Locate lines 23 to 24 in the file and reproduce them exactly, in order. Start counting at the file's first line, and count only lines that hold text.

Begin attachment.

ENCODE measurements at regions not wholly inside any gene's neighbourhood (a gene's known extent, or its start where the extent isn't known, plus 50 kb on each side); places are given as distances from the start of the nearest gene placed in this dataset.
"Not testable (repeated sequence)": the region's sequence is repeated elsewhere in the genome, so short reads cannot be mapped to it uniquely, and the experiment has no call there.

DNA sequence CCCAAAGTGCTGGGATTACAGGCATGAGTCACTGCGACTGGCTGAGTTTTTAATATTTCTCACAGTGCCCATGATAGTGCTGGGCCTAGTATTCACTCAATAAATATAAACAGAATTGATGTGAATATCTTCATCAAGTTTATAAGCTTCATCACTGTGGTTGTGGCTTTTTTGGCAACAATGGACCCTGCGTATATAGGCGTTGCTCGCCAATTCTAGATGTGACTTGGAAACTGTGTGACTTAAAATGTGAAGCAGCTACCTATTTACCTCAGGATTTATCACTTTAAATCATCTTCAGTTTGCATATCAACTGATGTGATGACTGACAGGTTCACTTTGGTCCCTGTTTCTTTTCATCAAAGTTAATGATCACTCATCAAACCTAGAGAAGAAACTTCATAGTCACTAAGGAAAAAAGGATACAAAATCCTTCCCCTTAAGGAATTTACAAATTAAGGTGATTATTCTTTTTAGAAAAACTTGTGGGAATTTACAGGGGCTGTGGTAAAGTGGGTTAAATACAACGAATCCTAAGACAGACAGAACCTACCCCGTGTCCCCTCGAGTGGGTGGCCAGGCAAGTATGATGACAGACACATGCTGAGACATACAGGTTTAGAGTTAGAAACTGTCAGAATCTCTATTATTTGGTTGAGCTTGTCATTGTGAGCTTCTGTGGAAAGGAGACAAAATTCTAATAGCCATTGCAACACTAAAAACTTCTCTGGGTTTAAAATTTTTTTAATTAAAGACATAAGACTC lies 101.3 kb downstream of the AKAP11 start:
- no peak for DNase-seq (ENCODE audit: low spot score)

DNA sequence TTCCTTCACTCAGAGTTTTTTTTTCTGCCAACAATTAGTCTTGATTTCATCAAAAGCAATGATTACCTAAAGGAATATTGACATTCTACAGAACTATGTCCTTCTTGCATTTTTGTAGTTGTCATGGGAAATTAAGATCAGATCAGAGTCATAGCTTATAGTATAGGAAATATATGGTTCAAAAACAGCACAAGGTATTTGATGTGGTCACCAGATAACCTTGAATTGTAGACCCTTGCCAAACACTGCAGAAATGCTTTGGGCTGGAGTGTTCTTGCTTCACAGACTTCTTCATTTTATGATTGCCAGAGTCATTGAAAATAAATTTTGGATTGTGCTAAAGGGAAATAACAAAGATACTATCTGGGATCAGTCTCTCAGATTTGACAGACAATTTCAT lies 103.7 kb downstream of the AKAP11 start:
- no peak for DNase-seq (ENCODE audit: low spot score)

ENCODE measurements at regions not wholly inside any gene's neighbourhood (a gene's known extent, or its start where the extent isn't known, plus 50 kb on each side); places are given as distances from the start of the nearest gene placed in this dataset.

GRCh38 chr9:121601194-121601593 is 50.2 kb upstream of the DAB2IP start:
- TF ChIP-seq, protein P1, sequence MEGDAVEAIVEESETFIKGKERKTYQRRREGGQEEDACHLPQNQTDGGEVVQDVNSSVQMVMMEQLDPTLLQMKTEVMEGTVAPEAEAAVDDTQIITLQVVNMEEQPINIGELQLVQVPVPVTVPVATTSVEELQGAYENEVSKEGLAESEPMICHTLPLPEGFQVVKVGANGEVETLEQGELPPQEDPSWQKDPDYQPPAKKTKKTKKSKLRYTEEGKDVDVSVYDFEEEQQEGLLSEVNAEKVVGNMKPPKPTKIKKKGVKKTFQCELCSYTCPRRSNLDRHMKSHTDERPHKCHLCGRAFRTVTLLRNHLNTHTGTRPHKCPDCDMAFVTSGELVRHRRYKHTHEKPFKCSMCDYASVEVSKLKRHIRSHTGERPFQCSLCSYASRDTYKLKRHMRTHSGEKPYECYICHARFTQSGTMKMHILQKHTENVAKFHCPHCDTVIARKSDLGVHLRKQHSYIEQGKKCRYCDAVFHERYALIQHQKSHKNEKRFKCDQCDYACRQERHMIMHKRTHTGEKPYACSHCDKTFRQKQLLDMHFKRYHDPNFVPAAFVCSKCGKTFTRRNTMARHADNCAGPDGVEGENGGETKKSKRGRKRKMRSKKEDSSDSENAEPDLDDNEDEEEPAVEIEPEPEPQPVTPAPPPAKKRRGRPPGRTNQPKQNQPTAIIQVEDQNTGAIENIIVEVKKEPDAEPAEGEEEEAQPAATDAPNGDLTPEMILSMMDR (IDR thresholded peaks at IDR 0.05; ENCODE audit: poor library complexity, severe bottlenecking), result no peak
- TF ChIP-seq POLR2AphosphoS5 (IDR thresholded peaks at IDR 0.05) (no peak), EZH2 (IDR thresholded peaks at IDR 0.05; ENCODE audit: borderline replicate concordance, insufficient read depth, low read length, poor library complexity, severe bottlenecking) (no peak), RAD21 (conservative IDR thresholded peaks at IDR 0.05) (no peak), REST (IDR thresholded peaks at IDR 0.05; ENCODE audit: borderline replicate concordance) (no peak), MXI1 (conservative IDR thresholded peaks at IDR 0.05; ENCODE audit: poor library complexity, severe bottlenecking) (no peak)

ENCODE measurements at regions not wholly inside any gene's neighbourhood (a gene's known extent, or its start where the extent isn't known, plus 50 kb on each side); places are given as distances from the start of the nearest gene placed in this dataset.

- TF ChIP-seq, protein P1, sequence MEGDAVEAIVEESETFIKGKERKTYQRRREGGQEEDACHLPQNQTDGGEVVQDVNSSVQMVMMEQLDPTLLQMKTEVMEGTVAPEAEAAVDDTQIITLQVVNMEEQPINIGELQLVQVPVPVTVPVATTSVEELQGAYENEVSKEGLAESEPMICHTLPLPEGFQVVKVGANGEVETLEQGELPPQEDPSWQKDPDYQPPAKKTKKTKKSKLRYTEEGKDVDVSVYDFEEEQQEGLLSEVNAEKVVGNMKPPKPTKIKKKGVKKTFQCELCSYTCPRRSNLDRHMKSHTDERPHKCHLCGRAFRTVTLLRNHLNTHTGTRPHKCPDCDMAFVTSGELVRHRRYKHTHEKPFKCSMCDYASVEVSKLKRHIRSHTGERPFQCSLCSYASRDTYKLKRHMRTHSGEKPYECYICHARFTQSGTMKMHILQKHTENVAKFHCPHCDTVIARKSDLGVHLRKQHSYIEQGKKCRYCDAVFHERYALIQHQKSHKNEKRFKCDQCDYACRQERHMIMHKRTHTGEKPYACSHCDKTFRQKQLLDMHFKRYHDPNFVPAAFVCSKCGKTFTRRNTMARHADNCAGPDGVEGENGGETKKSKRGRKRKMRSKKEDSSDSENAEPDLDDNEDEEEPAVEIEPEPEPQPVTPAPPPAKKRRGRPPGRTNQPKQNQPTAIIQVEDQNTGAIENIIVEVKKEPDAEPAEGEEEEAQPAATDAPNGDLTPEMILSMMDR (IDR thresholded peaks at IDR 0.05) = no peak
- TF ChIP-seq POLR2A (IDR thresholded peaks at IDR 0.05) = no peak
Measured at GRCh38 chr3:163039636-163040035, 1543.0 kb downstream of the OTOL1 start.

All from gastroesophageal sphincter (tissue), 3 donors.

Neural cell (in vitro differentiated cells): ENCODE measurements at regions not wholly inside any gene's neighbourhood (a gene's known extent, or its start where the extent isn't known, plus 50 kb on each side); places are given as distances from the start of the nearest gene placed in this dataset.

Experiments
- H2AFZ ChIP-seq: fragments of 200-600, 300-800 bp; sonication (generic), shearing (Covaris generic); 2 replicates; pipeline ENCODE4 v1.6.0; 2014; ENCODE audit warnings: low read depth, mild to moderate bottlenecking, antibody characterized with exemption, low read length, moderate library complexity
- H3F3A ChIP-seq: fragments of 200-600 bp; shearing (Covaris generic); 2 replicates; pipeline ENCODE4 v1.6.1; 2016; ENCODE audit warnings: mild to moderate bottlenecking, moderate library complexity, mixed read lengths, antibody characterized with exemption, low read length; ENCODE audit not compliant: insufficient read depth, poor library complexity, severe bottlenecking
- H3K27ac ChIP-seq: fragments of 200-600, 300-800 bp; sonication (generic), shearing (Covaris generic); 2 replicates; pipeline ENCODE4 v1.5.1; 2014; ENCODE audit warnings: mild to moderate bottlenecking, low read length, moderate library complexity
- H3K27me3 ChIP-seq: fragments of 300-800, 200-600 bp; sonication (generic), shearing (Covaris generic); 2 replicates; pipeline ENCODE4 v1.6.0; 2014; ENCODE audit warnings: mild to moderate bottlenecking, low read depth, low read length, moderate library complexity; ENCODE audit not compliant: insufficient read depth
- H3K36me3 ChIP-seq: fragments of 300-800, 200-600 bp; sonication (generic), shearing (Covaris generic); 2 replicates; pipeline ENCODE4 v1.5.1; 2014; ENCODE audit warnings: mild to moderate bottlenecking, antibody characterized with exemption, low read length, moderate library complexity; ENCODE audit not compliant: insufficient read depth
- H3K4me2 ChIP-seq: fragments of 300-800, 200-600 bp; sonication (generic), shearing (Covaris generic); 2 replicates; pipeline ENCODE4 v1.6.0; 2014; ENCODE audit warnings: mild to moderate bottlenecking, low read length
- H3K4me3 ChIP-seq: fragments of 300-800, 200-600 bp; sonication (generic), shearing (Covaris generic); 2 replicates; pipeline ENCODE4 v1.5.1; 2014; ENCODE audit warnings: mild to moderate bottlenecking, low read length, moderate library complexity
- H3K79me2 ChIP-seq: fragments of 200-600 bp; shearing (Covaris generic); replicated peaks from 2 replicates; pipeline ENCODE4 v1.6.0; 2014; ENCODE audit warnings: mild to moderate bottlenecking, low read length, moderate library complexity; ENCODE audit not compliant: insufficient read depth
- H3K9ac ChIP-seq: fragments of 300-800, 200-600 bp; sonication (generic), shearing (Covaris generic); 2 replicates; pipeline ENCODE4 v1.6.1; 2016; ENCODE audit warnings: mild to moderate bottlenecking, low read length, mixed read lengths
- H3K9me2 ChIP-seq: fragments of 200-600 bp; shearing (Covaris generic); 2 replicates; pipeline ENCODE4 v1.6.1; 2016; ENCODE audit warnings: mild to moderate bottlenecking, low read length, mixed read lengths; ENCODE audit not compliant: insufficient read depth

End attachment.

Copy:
- H3K4me2 ChIP-seq: fragments of 300-800, 200-600 bp; sonication (generic), shearing (Covaris generic); 2 replicates; pipeline ENCODE4 v1.6.0; 2014; ENCODE audit warnings: mild to moderate bottlenecking, low read length
- H3K4me3 ChIP-seq: fragments of 300-800, 200-600 bp; sonication (generic), shearing (Covaris generic); 2 replicates; pipeline ENCODE4 v1.5.1; 2014; ENCODE audit warnings: mild to moderate bottlenecking, low read length, moderate library complexity